The Goods and Services Tax (GST) is likely to negatively affect Zambia’s annual rate of inflation and push it to double-digits, averaging between 10 and 14 per cent following implementation, according to Zanaco Plc.

Zanaco Plc’s head of economic research Dr Patrick Chileshe said that the country’s annual rate of inflation will sharply rise into double-digits following its imminent implementation from next Monday.

He also warned that Zambia’s economic growth will equally be affected in view of the uncertainty that the Sales Tax will create once government implements it from April 1, 2019.

Sales Tax is set to replace VAT from next Monday for the first time since it was scrapped by the MMD regime back in 1995.

“I think government has delayed in communicating with stakeholders and have a consultative process. I feel this is going to affect the implementation process, and that could actually have negative implications on the economy. The mechanism of Sales Tax is that you are not paid back the refunds in the process so it’s sticky. What is going to happen is that, we might see prices of goods and services, generally, increasing by far much greater than the rate at which the GST will be implemented because of the cascading effect,” Dr Chileshe told journalists following Zanaco’s Q1 economic review at Taj Pamodzi Hotel in Lusaka, Tuesday.

“Because of that, we might see inflation rising to around 10 to 14 per cent because of the cascading effect.”

Asked whether he may be privy of the expected GST rate, he said speculation in the private sector remained rife.

“At the moment, it is a whole lot of rumours running around! I have heard numbers of five per cent, you tax everything, meaning that there are no exemptions. I have heard numbers of 10 per cent; I have heard a number from certain individuals that the GST will be at 10 per cent exempting food and taxing everything else. But either way, whether you bring it at five per cent taxing everything; you bring it at 10 per cent taxing everything, inflation is going to go up!” he replied.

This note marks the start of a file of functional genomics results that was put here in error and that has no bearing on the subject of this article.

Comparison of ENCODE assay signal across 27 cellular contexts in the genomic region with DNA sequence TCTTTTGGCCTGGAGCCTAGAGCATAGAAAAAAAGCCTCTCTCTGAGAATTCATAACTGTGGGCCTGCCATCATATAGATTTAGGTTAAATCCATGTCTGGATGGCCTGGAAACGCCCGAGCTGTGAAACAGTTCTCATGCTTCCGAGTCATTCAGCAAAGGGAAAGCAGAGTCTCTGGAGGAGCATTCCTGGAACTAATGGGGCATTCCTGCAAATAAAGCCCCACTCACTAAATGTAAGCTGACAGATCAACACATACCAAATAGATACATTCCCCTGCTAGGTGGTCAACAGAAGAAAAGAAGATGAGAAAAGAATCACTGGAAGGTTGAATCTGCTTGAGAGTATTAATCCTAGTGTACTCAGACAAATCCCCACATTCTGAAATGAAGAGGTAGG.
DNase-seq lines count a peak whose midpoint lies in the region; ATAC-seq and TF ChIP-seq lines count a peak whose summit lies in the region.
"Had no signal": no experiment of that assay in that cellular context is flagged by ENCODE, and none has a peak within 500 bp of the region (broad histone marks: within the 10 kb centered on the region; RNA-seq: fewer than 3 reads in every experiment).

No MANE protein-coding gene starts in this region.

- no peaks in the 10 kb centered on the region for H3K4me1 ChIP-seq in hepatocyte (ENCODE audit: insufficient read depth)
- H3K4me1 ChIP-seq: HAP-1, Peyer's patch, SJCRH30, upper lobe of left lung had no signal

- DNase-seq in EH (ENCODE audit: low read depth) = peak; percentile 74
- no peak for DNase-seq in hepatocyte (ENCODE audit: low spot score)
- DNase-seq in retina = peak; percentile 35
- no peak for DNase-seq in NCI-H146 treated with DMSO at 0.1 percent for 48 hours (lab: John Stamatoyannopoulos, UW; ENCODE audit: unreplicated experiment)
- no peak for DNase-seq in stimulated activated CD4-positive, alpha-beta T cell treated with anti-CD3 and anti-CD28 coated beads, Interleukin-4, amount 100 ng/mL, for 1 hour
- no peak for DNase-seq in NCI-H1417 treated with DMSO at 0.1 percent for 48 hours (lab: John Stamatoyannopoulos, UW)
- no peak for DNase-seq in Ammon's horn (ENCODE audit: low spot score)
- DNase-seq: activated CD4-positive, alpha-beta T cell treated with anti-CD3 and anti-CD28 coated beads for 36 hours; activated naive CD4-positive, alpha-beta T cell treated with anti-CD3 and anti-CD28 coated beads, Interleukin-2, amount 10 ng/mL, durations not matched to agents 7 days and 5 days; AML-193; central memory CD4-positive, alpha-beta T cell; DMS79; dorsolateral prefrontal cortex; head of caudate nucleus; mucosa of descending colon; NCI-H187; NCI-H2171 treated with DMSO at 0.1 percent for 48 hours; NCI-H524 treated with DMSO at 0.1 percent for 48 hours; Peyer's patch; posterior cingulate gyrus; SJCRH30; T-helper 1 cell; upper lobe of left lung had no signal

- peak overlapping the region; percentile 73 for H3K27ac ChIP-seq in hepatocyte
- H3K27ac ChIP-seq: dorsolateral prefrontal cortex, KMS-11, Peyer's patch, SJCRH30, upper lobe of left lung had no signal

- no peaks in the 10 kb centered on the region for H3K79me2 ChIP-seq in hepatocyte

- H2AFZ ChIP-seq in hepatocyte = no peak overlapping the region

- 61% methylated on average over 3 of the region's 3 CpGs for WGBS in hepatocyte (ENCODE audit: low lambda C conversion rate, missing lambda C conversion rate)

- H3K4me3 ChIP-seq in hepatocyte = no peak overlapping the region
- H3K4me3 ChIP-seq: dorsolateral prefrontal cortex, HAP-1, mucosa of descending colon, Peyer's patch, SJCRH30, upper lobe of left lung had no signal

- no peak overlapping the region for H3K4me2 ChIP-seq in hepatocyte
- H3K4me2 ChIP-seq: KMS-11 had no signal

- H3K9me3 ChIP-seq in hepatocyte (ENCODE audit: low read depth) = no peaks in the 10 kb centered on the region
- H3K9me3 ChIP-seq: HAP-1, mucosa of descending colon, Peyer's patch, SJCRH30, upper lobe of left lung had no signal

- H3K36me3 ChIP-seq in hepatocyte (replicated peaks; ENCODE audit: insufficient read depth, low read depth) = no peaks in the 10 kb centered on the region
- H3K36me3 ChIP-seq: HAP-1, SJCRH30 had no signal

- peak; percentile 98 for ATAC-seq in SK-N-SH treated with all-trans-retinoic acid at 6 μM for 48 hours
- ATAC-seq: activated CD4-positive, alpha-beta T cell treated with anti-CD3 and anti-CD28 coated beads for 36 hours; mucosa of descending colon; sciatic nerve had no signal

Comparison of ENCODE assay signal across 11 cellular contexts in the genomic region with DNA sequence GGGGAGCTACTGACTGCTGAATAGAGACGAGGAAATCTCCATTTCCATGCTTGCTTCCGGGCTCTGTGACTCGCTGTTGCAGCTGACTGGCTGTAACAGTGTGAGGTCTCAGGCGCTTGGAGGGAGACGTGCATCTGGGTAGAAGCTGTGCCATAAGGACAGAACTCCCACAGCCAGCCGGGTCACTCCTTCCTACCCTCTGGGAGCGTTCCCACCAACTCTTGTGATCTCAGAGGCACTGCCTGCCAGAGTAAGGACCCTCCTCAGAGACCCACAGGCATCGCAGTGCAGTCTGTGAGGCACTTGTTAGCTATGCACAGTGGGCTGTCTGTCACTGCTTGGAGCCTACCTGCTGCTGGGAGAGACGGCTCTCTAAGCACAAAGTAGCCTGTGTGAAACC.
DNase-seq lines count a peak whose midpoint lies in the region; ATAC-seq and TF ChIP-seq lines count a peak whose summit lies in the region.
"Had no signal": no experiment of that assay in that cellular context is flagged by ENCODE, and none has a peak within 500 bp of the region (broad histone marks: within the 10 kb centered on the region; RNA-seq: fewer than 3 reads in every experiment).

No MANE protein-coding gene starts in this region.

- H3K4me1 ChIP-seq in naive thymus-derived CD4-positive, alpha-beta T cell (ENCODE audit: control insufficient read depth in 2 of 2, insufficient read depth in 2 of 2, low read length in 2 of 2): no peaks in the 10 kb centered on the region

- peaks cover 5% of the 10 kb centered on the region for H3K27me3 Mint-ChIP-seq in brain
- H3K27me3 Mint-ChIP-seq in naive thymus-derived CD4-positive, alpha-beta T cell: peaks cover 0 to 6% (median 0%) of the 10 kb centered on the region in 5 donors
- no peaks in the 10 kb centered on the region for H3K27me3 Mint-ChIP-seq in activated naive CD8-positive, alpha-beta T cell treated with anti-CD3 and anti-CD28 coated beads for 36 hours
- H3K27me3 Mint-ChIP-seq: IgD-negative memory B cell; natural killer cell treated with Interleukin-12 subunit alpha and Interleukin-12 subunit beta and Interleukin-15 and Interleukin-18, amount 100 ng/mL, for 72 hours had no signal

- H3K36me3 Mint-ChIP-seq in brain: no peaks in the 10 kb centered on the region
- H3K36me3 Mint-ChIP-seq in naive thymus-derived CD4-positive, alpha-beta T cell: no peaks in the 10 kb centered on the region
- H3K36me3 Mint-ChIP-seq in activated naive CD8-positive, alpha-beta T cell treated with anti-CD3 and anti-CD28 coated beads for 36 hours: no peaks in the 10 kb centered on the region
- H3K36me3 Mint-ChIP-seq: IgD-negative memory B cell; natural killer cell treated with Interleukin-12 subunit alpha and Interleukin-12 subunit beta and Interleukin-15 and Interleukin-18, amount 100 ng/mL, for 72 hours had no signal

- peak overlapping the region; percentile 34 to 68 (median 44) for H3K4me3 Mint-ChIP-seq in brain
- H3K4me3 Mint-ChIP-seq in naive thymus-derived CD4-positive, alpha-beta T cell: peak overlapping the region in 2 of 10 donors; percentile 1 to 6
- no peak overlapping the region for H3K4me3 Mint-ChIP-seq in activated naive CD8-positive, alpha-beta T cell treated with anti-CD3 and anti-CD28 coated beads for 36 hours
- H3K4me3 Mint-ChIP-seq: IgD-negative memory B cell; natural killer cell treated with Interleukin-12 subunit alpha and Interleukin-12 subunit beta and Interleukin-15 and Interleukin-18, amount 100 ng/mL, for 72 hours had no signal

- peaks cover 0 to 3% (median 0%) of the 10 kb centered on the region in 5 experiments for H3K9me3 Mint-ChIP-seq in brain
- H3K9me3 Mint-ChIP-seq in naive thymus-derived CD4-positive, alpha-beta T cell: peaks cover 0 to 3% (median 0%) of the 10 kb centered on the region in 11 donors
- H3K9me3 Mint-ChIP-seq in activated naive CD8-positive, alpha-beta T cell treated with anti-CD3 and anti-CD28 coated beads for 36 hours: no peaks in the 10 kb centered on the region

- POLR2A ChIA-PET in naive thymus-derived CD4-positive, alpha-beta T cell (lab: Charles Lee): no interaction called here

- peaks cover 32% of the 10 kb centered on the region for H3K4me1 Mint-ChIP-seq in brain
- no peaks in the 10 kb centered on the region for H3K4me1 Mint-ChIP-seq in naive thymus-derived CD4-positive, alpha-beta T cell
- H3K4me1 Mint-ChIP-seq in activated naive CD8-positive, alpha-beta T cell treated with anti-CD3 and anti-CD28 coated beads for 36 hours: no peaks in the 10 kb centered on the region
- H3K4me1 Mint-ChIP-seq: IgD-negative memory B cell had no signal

And data availed in Dr. Chileshe’s detailed presentation revealed that Zanaco have forecast Zambia’s annual rate of inflation to spike the moment GST kicks in next week.

“In 2019, without the implementation of the GST, we expect inflation to remain within single digits. But with the introduction of the GST, we are expecting inflation to be in double-digits for the rest of this year into 2020,” said Dr Chileshe, who added that the GST’s implementation also represented a downside risk on Zambia’s economic growth.

“We have quite a number of risks that is going to affect growth in 2019. And some of these include the fiscal challenges that are ongoing, especially with respect to debt service obligations; what we have seen is that government’s debt service obligations have been increasing and that is essentially having a negative effect on aggregate demand on the demand for goods and services in the economy, and that is going to dampen economic growth.”

Finance Minister Margaret Mwanakatwe, however, has insisted that government will press ahead to implement the controversial GST from next Monday in a bid to avoid processing VAT refunds.